CUPE calls for a real continuum of care based on the needs of seniors

Jul 29, 2013 03:59 PM

CUPE calls for a real continuum of care based on the needs of seniors

CUPE is concerned about the either-or approach that provincial and territorial leaders appear to have endorsed at last week’s Council of the Federation meeting. In the post-meeting communiqué, the premiers stated they “will look at successful efforts to prioritize homecare over long-term care institutionalization and identify two to three innovative models for provinces and territories to consider adapting.”

This could mean a plan to shift even more resources out of residential long-term care to fund an expansion of home care. Home care is, and must be, a critical part of our continuum of care, but must come with additional resources, and not at the expense of long-term care. Shifting existing resources around without adding new funding just won’t work. 

We need additional resources for home care. Some provinces have used funding increases to home care to justify real reductions to long-term care and hospital care; that is just wrong.

The number of older seniors (85+ years old) is set to triple in the next 40 years from around 1-in-30 to around 1-in-10.  Older seniors face more complicated and serious health issues some of which cannot be met in a home care setting. The growing share of the population 85 years and older will result in much greater demand for long-term care beds.

By one estimate, the number of beds required in long-term care facilities could range from 565,000 to 746,000 by 2031. Currently, Canada has around 200,000 long-term care beds. Residential long-term care spaces will need to triple alongside the tripling in the numbers of older seniors.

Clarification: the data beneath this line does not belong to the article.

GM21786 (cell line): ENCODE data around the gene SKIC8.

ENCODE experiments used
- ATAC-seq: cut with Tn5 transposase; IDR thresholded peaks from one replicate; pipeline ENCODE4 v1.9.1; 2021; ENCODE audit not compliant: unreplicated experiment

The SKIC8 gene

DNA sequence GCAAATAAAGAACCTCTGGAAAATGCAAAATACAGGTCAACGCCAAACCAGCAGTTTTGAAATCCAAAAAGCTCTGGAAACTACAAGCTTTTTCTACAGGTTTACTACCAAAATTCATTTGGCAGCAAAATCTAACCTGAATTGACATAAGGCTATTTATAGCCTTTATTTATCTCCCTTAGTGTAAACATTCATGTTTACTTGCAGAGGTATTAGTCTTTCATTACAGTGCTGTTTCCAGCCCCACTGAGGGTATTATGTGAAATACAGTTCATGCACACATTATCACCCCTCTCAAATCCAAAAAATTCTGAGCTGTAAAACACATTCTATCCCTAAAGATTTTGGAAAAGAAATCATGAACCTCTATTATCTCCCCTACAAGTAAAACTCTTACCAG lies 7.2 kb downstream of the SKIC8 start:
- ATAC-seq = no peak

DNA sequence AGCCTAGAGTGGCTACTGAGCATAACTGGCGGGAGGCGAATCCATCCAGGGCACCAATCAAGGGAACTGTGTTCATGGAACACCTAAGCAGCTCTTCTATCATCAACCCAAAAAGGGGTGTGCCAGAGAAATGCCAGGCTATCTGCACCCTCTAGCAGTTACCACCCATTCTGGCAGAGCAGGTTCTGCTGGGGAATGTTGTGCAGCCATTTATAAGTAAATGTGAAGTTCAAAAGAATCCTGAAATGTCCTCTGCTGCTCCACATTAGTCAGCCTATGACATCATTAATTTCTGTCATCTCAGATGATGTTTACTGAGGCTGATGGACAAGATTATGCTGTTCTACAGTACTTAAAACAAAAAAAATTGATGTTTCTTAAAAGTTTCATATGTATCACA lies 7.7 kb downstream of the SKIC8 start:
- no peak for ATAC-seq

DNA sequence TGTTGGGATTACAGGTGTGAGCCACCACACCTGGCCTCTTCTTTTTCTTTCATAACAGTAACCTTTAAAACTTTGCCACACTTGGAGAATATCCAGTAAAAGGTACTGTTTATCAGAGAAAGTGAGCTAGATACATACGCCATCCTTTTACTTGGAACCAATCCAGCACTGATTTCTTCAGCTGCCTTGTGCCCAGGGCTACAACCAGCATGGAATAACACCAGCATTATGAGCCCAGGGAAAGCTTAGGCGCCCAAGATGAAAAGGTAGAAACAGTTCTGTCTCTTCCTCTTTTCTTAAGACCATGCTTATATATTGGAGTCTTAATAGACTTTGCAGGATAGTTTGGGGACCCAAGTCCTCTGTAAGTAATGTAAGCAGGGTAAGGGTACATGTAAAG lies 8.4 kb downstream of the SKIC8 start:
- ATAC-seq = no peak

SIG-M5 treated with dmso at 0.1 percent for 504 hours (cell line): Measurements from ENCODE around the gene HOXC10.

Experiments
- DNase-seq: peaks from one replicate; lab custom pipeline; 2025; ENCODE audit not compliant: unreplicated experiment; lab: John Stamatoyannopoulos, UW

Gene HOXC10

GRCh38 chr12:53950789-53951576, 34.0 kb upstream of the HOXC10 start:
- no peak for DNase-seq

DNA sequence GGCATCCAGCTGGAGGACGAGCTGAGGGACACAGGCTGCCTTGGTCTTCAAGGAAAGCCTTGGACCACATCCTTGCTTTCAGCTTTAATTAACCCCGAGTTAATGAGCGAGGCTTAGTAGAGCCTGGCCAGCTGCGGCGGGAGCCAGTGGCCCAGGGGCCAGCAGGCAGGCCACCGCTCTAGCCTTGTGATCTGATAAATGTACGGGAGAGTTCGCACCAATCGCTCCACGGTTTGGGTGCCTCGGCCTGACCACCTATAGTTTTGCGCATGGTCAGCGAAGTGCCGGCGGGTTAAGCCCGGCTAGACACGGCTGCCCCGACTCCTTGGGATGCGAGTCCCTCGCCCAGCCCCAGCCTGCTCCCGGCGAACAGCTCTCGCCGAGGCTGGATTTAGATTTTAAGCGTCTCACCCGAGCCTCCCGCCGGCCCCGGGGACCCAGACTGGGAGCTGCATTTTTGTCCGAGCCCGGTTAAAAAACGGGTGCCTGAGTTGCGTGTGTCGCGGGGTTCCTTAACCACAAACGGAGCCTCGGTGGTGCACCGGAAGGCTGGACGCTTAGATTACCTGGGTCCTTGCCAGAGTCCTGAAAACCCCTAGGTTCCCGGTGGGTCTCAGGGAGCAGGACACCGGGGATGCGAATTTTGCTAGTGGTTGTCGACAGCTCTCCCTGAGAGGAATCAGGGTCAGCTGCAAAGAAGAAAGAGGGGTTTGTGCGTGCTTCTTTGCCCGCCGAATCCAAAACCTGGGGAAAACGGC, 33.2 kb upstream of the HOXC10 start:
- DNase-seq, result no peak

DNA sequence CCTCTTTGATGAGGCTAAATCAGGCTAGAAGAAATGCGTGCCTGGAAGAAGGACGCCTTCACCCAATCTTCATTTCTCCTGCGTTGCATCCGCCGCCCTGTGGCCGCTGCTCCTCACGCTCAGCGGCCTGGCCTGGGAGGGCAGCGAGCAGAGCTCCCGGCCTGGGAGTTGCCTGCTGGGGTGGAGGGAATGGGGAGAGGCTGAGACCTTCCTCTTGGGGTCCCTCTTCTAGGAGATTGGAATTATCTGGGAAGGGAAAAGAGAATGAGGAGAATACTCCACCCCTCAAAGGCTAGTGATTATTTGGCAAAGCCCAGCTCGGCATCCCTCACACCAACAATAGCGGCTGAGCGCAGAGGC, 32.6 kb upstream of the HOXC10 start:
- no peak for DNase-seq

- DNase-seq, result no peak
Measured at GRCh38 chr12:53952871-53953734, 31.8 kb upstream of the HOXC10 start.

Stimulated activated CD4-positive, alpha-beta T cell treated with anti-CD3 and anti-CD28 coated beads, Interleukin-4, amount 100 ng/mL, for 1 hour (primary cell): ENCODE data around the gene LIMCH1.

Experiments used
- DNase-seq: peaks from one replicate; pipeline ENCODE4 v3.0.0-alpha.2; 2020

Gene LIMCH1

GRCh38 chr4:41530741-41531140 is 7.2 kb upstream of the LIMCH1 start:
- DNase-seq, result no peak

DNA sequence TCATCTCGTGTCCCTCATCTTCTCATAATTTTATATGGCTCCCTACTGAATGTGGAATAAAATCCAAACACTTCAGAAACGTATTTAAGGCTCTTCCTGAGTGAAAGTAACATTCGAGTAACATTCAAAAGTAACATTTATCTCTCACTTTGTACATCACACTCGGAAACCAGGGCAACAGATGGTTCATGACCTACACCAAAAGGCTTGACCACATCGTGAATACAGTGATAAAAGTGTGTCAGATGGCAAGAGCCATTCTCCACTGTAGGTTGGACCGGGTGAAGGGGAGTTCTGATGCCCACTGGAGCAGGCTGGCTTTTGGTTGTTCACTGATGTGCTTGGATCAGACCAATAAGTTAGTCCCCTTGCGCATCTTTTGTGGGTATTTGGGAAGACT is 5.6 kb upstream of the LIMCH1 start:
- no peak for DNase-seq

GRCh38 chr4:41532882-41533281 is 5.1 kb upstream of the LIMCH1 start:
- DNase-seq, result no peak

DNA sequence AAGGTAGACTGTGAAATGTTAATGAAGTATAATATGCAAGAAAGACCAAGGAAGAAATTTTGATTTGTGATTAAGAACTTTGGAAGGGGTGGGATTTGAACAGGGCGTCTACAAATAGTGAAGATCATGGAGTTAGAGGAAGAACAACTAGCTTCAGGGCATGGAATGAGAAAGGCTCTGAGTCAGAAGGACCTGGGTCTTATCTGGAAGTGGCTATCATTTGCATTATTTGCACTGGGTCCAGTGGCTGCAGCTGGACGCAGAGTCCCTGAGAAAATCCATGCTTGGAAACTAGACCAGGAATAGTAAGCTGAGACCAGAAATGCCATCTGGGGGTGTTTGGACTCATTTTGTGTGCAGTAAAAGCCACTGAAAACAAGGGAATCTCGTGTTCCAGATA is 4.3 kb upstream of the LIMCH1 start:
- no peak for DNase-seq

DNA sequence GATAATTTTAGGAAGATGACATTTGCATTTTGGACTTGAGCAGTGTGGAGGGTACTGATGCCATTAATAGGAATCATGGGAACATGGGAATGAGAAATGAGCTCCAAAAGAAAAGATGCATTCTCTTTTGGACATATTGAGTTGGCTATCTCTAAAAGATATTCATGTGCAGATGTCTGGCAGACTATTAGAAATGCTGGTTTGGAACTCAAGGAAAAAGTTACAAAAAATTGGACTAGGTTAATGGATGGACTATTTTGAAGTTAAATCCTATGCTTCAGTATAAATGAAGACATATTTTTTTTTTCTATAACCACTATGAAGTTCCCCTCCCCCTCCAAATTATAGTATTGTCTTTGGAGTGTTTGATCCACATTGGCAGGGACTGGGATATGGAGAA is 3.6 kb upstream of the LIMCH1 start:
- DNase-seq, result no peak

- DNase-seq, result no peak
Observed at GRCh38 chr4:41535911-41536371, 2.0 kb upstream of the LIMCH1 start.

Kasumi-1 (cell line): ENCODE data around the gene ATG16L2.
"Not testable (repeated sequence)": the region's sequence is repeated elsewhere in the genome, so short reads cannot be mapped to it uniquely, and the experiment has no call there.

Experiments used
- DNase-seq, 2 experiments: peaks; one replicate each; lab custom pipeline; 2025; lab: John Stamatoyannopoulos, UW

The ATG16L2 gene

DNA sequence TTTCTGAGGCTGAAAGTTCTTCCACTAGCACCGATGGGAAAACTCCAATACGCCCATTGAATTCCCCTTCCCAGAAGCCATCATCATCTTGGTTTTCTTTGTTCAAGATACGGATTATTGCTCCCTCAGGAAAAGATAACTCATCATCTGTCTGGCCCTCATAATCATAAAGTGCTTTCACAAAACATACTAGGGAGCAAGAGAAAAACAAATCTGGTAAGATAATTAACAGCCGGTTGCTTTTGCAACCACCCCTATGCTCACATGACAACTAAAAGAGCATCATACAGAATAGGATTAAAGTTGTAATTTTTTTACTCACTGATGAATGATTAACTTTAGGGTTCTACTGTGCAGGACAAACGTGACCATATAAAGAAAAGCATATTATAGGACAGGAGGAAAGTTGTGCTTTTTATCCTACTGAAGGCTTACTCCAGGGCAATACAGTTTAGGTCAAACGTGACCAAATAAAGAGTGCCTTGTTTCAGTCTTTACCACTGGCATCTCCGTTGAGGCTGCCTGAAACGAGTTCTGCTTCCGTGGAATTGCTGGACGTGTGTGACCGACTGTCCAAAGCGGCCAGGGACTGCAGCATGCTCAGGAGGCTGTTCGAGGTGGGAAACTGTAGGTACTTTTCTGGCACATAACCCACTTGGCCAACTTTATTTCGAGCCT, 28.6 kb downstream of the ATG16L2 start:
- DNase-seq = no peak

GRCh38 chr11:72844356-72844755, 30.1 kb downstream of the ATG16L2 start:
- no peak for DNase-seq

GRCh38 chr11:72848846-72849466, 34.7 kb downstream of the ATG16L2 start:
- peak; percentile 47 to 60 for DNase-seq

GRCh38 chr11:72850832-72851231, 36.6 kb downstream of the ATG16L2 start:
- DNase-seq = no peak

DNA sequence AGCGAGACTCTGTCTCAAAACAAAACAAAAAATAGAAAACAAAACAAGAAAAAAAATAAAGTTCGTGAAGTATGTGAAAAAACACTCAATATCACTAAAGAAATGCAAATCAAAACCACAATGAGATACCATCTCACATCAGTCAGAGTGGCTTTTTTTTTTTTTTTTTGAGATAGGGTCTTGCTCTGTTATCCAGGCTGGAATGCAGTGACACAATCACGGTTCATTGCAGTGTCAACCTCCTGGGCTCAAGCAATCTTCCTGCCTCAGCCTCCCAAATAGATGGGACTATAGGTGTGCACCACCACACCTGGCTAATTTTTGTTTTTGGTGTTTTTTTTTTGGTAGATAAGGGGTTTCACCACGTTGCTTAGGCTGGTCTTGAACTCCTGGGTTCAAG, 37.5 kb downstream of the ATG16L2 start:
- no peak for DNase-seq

Home care will need to be a key element of the continuing care system, but we desperately need public investment in our residential long-term care systems to meet this demographic challenge.

That is why CUPE is advocating for the creation of a new continuing care federal program which would cover home and community care, as well as long-term care. In addition, we are pushing for the expansion of the non-profit and public delivery of these necessary services, as these are areas that are highly privatized in some provinces.

CUPE represents approximately 72,500 residential long-term care workers and home care workers across Canada. Our members work every day to ensure patients in residential care facilities receive the highest quality medical care and personal attention under very difficult working conditions.


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